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david883_gw

Transplanting (and splitting) annabelle and limelight

david883
May 8, 2013

Hello

First time poster in hydrangea forum... I have an annabelle in my back yard (picture attached). I love it but its located behind a huge tree so you can never see it. I also have three dogs and I'm afraid they're going to trample it. Obviously, moving the whole thing would be quite the task (its about 4 feet wide) so can I "split" off a section? How would you recommend going about this?

I also have a 'limelight' in front I bought from lowes or something last fall, on sale. Its got some leaves coming in. I'm going to redo some of the front yard and I'm wondering if its too late to try to transplant that to maybe a container for this summer and move it back to the ground in the fall. Thoughts?

Any advise would be much appreciated.

Thanks again

Comments (7)

  • cearbhaill (zone 6b Eastern Kentucky)

    Just because you mention dogs- I have enormous giant breed dogs and have had great success using small cages that force the dogs to step around smaller plants. At one point I had over 200 of these in the fenced portion of my yard where the dogs have free reign and I never lost a plant. Once the plants are well established and of enough size I just remove (and reuse) the cage.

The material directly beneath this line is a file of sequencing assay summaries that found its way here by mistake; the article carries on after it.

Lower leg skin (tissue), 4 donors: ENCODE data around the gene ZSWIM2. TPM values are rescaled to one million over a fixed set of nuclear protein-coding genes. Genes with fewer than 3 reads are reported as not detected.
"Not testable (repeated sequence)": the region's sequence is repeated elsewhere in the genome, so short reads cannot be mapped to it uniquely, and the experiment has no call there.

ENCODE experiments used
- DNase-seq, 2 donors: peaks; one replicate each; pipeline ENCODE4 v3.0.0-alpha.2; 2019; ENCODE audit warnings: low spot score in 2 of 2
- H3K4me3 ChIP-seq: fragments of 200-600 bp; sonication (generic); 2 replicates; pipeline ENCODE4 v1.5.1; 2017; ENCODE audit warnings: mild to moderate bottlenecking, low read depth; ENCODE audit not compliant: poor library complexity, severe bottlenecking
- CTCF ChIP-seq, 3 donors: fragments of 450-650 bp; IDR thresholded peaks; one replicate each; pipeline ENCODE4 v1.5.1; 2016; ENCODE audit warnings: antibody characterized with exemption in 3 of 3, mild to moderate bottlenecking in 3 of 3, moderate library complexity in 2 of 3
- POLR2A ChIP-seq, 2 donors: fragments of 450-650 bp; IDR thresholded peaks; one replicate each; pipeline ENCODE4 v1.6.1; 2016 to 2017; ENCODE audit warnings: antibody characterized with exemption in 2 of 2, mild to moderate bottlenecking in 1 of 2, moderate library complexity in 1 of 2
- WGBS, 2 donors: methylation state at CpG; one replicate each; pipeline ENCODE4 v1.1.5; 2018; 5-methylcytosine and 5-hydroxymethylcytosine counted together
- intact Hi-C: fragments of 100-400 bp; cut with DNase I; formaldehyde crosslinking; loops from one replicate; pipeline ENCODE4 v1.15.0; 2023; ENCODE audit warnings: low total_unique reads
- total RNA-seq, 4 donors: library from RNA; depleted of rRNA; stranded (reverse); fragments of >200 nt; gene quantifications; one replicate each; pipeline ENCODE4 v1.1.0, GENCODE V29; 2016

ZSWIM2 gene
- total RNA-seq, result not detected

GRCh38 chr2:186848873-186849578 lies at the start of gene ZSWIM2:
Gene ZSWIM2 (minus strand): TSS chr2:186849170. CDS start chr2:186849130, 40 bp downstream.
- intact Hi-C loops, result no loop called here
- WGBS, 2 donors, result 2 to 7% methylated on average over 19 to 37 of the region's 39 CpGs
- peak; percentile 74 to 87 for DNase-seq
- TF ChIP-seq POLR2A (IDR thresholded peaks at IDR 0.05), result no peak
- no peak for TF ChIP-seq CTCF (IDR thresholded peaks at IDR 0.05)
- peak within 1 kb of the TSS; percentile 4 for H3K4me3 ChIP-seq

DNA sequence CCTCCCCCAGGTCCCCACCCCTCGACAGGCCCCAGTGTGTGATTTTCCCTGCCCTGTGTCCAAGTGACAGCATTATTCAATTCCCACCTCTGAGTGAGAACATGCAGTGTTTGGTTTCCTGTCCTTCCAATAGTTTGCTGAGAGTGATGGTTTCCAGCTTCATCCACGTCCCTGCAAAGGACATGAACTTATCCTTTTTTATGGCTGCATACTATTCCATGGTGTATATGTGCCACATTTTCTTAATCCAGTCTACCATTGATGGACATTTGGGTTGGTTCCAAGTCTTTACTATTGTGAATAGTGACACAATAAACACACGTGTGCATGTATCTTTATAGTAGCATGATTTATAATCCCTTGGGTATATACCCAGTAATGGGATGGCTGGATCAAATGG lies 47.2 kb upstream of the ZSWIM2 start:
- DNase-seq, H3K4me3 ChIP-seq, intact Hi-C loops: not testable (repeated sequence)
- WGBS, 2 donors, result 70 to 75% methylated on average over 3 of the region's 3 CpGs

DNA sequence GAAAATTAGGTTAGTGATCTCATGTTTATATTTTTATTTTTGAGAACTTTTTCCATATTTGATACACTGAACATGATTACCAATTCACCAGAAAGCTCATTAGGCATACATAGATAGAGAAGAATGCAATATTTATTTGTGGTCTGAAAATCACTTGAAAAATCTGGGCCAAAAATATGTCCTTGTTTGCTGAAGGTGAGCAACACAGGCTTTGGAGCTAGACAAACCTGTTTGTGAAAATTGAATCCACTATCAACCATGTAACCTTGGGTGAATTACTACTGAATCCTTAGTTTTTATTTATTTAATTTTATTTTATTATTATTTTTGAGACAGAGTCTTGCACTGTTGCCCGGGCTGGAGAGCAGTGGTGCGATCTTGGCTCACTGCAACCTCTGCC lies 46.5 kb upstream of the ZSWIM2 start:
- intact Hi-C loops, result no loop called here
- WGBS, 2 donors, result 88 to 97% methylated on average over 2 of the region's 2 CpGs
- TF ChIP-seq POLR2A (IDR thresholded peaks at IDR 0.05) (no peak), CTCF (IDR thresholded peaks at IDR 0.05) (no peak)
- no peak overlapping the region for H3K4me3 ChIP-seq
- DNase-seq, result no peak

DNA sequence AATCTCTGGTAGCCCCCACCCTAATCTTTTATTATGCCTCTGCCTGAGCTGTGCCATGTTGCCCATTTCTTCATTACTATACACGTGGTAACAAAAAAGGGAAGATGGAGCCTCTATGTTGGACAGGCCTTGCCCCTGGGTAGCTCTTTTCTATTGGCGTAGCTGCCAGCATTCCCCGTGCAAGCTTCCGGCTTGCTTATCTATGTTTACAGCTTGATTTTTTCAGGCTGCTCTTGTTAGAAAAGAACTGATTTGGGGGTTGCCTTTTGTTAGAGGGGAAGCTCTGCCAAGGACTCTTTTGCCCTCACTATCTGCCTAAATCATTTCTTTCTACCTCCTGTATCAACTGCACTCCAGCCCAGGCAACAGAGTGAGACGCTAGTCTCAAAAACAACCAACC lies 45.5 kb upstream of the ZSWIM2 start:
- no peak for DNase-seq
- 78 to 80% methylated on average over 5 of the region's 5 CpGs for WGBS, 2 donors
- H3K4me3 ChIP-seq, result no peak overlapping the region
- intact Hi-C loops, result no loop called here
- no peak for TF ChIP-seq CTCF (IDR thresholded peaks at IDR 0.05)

• gardengal48 (PNW Z8/9)

    Hydrangeas are woody plants(shrubs) and don't lend themselves to division, like one would normally do with perennials. Having said that, they are also caning shrubs, meaning they produce new stem growth from the base (i.e., no "trunks") so technically could be split into one or more plants. I'd hesitate to do so intentionally as you run the risk of killing the entire plant if not handled correctly. But sometimes when digging for transplanting, it happens on its own. And that usually turns out just fine :-)

  • calistoga_al ca 15 usda 9

    To succeed with a plant division you need both roots and crown with,usually some stem growth. As gardengal48 mentioned, such is not usually possible with a plant that grows from a single stem or trunk. Sometimes you may have a plant that has stem growth at ground level that has grown roots where it touched the ground. This can usually be separated from the parent plant, and grown as a new plant. Al

  • david883

    I know I can't split the limelight... nothing to split. The picture I posted above is, what I thought at least, was the annabelle. Maybe its not but it seems I can't split the annabelle.

    Thanks for all the advise everyone!

  • jemboysch

    I have pulled several rooted Annabelle shoots from the mother plant and replanted successfully. It looks like you have quite a few good candidates in your photo. Try to get one that is far from the center as it should have more extensive roots.
    It is still early enough in the season to move the limelight. Just make sure you water the transplanted or potted hydrangea often.
    Best of Luck!

  • david883

    Thanks, jemboysch! I will probably try to move the limelight this coming weekend to a new pot until I can figure out where its final home will be in the yard :)

  • thorngrower sw. ont. z5

    I know the annabelle's I have in my yard all came from pieces. I have three seperate plants from those sticks I recieved... Just sayin.....

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